Kurim-gate: councillors investigate shopping centre 

ORANGE City Council is back on the case of the troubled Kurim shopping centre after a gate into the dilapidated building was prised open by vandals over the school holidays.

But legal constraints mean there is little the council can do to force changes at the centre.

Councillors decided to continue working collaboratively with the centre’s owner Eddy Eid, in a closed council meeting last Tuesday, after councillor Neil Jones requested urgent action be taken.

Mr Eid unveiled plans to transform the building into a two-storey childcare and community centre costing up to $5 million in September.

He believes the redevelopment will only be possible with financial assistance from  council and other tiers of government.

But Orange mayor John Davis said no councillors were keen on contributing.

“It’s fair to say councillors expressed the opinion they wouldn’t buy it,” he said.

“It’s a private person’s place ... it’s their property and their responsibility.”

Cr Davis said the shops had again come up for discussion to ensure council was not liable if something went wrong at the centre.

“It’s very hard to make it safe,” he said.

“Although the building itself is OK and no one is suggesting it should be demolished.

“There are things [council] can do and things we can’t do.”

After several clean-ups at the centre last year, Mr Eid said the condition had remained the same, but vandalism remained unstoppable.

“It doesn’t matter what bars or security you have, kids want to play,” he said.

“The only thing we want to do is work in with council, in the meantime I’m trying to develop it.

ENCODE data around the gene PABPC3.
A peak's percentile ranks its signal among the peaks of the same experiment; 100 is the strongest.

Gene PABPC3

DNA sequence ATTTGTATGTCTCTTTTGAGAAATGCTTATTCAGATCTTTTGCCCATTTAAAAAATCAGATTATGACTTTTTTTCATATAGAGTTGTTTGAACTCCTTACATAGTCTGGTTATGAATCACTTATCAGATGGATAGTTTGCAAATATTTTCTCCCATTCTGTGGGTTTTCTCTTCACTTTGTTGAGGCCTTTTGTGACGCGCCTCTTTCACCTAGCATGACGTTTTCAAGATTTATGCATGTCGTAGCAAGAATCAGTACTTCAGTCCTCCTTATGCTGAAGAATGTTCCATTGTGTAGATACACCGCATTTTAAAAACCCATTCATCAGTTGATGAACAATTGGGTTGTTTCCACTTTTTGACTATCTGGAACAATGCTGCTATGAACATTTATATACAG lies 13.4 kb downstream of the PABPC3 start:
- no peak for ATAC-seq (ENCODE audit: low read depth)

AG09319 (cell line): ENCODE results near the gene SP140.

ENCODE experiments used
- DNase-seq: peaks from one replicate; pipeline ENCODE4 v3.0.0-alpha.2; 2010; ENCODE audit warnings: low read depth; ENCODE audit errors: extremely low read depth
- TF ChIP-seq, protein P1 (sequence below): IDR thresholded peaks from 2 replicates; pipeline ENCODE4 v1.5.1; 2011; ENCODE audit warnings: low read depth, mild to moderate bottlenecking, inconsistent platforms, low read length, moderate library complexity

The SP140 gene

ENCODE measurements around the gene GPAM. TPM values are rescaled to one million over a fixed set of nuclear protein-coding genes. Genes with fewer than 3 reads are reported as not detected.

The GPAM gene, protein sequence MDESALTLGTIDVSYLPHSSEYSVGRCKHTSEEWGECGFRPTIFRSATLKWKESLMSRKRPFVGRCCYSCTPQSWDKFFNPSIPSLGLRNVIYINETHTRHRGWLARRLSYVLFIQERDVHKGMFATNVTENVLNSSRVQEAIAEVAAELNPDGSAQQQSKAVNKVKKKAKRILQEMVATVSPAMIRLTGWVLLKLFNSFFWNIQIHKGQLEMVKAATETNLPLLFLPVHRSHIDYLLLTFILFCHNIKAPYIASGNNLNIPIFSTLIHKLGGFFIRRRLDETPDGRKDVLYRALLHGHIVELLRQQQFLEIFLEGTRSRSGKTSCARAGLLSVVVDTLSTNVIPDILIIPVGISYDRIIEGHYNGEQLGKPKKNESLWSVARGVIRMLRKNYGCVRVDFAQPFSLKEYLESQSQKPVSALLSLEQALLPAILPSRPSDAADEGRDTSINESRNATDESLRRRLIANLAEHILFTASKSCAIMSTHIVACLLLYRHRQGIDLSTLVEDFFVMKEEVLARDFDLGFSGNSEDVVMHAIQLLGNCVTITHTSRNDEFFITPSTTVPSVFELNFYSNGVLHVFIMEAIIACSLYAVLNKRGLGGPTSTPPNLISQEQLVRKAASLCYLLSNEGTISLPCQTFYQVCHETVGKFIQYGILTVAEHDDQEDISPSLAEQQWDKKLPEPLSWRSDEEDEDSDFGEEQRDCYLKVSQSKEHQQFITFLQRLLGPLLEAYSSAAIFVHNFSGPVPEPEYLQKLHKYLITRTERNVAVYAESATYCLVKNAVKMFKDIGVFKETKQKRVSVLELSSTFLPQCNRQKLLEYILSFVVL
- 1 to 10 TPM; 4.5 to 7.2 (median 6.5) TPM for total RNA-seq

“You still get the community throwing a lot of rubbish up there, what can you do? They use it like a dump.”

Mr Eid said he was still waiting for final plans from his architect before he continues pursuing a partnership with council with contributions from the state and federal government.

But so far he has had little traction.

“You need help of the community to make things happen,” he said.

“I have talked to the state [government] but they only fund associations and not-for-profit organisations.”

He said assistance from the federal government was looking more promising with member for Calare John Cobb showing a positive attitude in a written reply.

Cr Jones said he remained concerned the building posed a risk for children especially during the school holidays, but he acknowledged there was little council could do while it was privately owned.

“We’ll continue dialogue with the owner ... I don’t know what the next step is,” he said.

“I have no idea of the owner’s intention, my only concern is that we try to do whatever we can to ensure an accident doesn’t happen.”

clare.colley@fairfaxmedia.com.au

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